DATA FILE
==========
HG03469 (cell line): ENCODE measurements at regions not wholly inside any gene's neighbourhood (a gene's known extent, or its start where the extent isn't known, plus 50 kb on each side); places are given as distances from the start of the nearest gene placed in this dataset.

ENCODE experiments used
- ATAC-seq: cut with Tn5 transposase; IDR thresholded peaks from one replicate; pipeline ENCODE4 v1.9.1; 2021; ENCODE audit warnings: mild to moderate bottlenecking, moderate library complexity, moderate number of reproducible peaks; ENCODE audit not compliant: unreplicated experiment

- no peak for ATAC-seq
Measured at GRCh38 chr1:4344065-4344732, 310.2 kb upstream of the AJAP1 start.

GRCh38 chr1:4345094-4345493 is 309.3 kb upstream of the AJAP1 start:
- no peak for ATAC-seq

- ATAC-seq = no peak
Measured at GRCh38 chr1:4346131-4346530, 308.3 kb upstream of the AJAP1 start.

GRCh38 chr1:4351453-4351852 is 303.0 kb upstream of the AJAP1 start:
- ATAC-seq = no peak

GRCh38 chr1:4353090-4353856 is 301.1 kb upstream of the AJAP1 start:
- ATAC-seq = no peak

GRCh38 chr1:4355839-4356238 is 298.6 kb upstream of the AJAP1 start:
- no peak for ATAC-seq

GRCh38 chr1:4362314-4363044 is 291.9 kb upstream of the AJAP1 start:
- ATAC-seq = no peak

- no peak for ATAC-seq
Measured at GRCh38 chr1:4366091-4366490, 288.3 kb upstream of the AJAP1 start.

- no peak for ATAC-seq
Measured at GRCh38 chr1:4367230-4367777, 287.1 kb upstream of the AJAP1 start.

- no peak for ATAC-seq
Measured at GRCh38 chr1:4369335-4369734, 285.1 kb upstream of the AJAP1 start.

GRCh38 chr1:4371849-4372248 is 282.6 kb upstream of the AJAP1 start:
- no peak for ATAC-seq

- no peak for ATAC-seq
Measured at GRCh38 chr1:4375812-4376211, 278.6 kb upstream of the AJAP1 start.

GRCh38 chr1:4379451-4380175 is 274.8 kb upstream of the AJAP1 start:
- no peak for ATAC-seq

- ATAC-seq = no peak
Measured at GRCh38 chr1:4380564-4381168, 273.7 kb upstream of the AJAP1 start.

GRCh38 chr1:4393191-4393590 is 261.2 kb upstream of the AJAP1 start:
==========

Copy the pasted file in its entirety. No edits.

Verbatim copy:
HG03469 (cell line): ENCODE measurements at regions not wholly inside any gene's neighbourhood (a gene's known extent, or its start where the extent isn't known, plus 50 kb on each side); places are given as distances from the start of the nearest gene placed in this dataset.

ENCODE experiments used
- ATAC-seq: cut with Tn5 transposase; IDR thresholded peaks from one replicate; pipeline ENCODE4 v1.9.1; 2021; ENCODE audit warnings: mild to moderate bottlenecking, moderate library complexity, moderate number of reproducible peaks; ENCODE audit not compliant: unreplicated experiment

- no peak for ATAC-seq
Measured at GRCh38 chr1:4344065-4344732, 310.2 kb upstream of the AJAP1 start.

GRCh38 chr1:4345094-4345493 is 309.3 kb upstream of the AJAP1 start:
- no peak for ATAC-seq

- ATAC-seq = no peak
Measured at GRCh38 chr1:4346131-4346530, 308.3 kb upstream of the AJAP1 start.

GRCh38 chr1:4351453-4351852 is 303.0 kb upstream of the AJAP1 start:
- ATAC-seq = no peak

GRCh38 chr1:4353090-4353856 is 301.1 kb upstream of the AJAP1 start:
- ATAC-seq = no peak

GRCh38 chr1:4355839-4356238 is 298.6 kb upstream of the AJAP1 start:
- no peak for ATAC-seq

GRCh38 chr1:4362314-4363044 is 291.9 kb upstream of the AJAP1 start:
- ATAC-seq = no peak

- no peak for ATAC-seq
Measured at GRCh38 chr1:4366091-4366490, 288.3 kb upstream of the AJAP1 start.

- no peak for ATAC-seq
Measured at GRCh38 chr1:4367230-4367777, 287.1 kb upstream of the AJAP1 start.

- no peak for ATAC-seq
Measured at GRCh38 chr1:4369335-4369734, 285.1 kb upstream of the AJAP1 start.

GRCh38 chr1:4371849-4372248 is 282.6 kb upstream of the AJAP1 start:
- no peak for ATAC-seq

- no peak for ATAC-seq
Measured at GRCh38 chr1:4375812-4376211, 278.6 kb upstream of the AJAP1 start.

GRCh38 chr1:4379451-4380175 is 274.8 kb upstream of the AJAP1 start:
- no peak for ATAC-seq

- ATAC-seq = no peak
Measured at GRCh38 chr1:4380564-4381168, 273.7 kb upstream of the AJAP1 start.

GRCh38 chr1:4393191-4393590 is 261.2 kb upstream of the AJAP1 start: